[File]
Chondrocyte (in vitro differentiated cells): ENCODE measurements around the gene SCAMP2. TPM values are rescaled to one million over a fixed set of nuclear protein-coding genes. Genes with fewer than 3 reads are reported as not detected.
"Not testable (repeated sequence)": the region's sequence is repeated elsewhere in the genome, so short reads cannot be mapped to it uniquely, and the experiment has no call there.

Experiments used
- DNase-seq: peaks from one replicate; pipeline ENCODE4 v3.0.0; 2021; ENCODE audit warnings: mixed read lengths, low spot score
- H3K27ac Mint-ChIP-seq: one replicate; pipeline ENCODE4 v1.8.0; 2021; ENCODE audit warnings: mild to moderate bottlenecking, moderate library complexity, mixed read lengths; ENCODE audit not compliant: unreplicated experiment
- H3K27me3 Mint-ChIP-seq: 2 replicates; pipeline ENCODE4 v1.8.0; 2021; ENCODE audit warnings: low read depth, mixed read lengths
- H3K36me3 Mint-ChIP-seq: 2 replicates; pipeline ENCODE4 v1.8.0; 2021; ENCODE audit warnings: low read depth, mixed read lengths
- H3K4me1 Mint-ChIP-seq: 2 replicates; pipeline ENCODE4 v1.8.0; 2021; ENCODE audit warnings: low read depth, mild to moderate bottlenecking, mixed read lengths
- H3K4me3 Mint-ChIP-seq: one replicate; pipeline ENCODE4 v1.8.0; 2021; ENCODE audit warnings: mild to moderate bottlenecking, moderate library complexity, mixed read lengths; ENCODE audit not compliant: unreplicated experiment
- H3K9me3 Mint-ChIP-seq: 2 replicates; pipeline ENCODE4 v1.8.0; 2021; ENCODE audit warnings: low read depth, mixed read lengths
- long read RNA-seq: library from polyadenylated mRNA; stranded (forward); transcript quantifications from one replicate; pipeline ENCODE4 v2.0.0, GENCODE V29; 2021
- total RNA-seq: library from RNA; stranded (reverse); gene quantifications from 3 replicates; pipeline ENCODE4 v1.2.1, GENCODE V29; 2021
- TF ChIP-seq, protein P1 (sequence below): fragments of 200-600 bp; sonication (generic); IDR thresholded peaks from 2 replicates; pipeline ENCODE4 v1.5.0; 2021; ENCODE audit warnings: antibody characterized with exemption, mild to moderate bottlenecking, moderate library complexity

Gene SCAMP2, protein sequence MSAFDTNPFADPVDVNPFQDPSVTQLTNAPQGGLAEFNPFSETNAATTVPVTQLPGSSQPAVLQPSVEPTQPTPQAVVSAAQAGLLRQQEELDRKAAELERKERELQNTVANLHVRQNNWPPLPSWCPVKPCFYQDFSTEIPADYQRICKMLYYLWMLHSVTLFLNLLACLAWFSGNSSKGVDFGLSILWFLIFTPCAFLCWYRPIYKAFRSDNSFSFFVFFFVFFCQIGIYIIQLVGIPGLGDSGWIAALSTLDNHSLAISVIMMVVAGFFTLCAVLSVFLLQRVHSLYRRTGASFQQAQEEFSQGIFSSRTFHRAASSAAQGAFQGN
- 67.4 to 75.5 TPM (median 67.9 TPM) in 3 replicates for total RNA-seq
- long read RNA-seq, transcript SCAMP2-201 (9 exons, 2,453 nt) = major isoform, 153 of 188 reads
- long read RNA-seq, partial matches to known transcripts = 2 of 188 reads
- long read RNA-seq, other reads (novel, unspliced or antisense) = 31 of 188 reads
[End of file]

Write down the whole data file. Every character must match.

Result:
Chondrocyte (in vitro differentiated cells): ENCODE measurements around the gene SCAMP2. TPM values are rescaled to one million over a fixed set of nuclear protein-coding genes. Genes with fewer than 3 reads are reported as not detected.
"Not testable (repeated sequence)": the region's sequence is repeated elsewhere in the genome, so short reads cannot be mapped to it uniquely, and the experiment has no call there.

Experiments used
- DNase-seq: peaks from one replicate; pipeline ENCODE4 v3.0.0; 2021; ENCODE audit warnings: mixed read lengths, low spot score
- H3K27ac Mint-ChIP-seq: one replicate; pipeline ENCODE4 v1.8.0; 2021; ENCODE audit warnings: mild to moderate bottlenecking, moderate library complexity, mixed read lengths; ENCODE audit not compliant: unreplicated experiment
- H3K27me3 Mint-ChIP-seq: 2 replicates; pipeline ENCODE4 v1.8.0; 2021; ENCODE audit warnings: low read depth, mixed read lengths
- H3K36me3 Mint-ChIP-seq: 2 replicates; pipeline ENCODE4 v1.8.0; 2021; ENCODE audit warnings: low read depth, mixed read lengths
- H3K4me1 Mint-ChIP-seq: 2 replicates; pipeline ENCODE4 v1.8.0; 2021; ENCODE audit warnings: low read depth, mild to moderate bottlenecking, mixed read lengths
- H3K4me3 Mint-ChIP-seq: one replicate; pipeline ENCODE4 v1.8.0; 2021; ENCODE audit warnings: mild to moderate bottlenecking, moderate library complexity, mixed read lengths; ENCODE audit not compliant: unreplicated experiment
- H3K9me3 Mint-ChIP-seq: 2 replicates; pipeline ENCODE4 v1.8.0; 2021; ENCODE audit warnings: low read depth, mixed read lengths
- long read RNA-seq: library from polyadenylated mRNA; stranded (forward); transcript quantifications from one replicate; pipeline ENCODE4 v2.0.0, GENCODE V29; 2021
- total RNA-seq: library from RNA; stranded (reverse); gene quantifications from 3 replicates; pipeline ENCODE4 v1.2.1, GENCODE V29; 2021
- TF ChIP-seq, protein P1 (sequence below): fragments of 200-600 bp; sonication (generic); IDR thresholded peaks from 2 replicates; pipeline ENCODE4 v1.5.0; 2021; ENCODE audit warnings: antibody characterized with exemption, mild to moderate bottlenecking, moderate library complexity

Gene SCAMP2, protein sequence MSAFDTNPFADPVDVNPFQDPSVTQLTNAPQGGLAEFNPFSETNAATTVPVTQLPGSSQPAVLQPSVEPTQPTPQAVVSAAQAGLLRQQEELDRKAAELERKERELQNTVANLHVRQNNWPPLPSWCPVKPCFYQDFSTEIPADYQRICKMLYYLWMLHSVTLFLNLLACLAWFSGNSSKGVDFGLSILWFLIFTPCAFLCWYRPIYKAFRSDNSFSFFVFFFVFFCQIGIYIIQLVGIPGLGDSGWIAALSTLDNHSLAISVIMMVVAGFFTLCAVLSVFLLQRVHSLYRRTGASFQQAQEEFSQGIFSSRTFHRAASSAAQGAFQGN
- 67.4 to 75.5 TPM (median 67.9 TPM) in 3 replicates for total RNA-seq
- long read RNA-seq, transcript SCAMP2-201 (9 exons, 2,453 nt) = major isoform, 153 of 188 reads
- long read RNA-seq, partial matches to known transcripts = 2 of 188 reads
- long read RNA-seq, other reads (novel, unspliced or antisense) = 31 of 188 reads